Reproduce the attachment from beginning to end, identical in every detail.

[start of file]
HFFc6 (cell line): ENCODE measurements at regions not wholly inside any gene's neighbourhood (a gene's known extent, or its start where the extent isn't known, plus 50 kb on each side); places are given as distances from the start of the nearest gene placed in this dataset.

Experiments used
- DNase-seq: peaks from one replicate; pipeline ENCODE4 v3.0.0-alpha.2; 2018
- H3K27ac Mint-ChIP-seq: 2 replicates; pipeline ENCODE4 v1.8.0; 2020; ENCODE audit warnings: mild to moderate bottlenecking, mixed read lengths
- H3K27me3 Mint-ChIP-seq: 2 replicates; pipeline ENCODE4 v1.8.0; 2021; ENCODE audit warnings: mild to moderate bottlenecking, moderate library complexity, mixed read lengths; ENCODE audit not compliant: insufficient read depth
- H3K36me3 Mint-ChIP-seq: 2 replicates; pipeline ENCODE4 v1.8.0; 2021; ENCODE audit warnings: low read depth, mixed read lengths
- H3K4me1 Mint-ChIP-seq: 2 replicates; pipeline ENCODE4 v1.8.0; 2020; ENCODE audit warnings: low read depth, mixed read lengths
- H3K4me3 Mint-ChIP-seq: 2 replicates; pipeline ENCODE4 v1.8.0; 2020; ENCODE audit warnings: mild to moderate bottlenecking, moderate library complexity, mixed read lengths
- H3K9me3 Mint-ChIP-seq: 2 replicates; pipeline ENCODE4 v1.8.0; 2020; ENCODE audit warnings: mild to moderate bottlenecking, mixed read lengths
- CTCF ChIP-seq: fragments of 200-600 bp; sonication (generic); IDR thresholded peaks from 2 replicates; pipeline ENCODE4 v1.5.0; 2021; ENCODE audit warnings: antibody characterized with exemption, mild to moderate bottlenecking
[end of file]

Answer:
HFFc6 (cell line): ENCODE measurements at regions not wholly inside any gene's neighbourhood (a gene's known extent, or its start where the extent isn't known, plus 50 kb on each side); places are given as distances from the start of the nearest gene placed in this dataset.

Experiments used
- DNase-seq: peaks from one replicate; pipeline ENCODE4 v3.0.0-alpha.2; 2018
- H3K27ac Mint-ChIP-seq: 2 replicates; pipeline ENCODE4 v1.8.0; 2020; ENCODE audit warnings: mild to moderate bottlenecking, mixed read lengths
- H3K27me3 Mint-ChIP-seq: 2 replicates; pipeline ENCODE4 v1.8.0; 2021; ENCODE audit warnings: mild to moderate bottlenecking, moderate library complexity, mixed read lengths; ENCODE audit not compliant: insufficient read depth
- H3K36me3 Mint-ChIP-seq: 2 replicates; pipeline ENCODE4 v1.8.0; 2021; ENCODE audit warnings: low read depth, mixed read lengths
- H3K4me1 Mint-ChIP-seq: 2 replicates; pipeline ENCODE4 v1.8.0; 2020; ENCODE audit warnings: low read depth, mixed read lengths
- H3K4me3 Mint-ChIP-seq: 2 replicates; pipeline ENCODE4 v1.8.0; 2020; ENCODE audit warnings: mild to moderate bottlenecking, moderate library complexity, mixed read lengths
- H3K9me3 Mint-ChIP-seq: 2 replicates; pipeline ENCODE4 v1.8.0; 2020; ENCODE audit warnings: mild to moderate bottlenecking, mixed read lengths
- CTCF ChIP-seq: fragments of 200-600 bp; sonication (generic); IDR thresholded peaks from 2 replicates; pipeline ENCODE4 v1.5.0; 2021; ENCODE audit warnings: antibody characterized with exemption, mild to moderate bottlenecking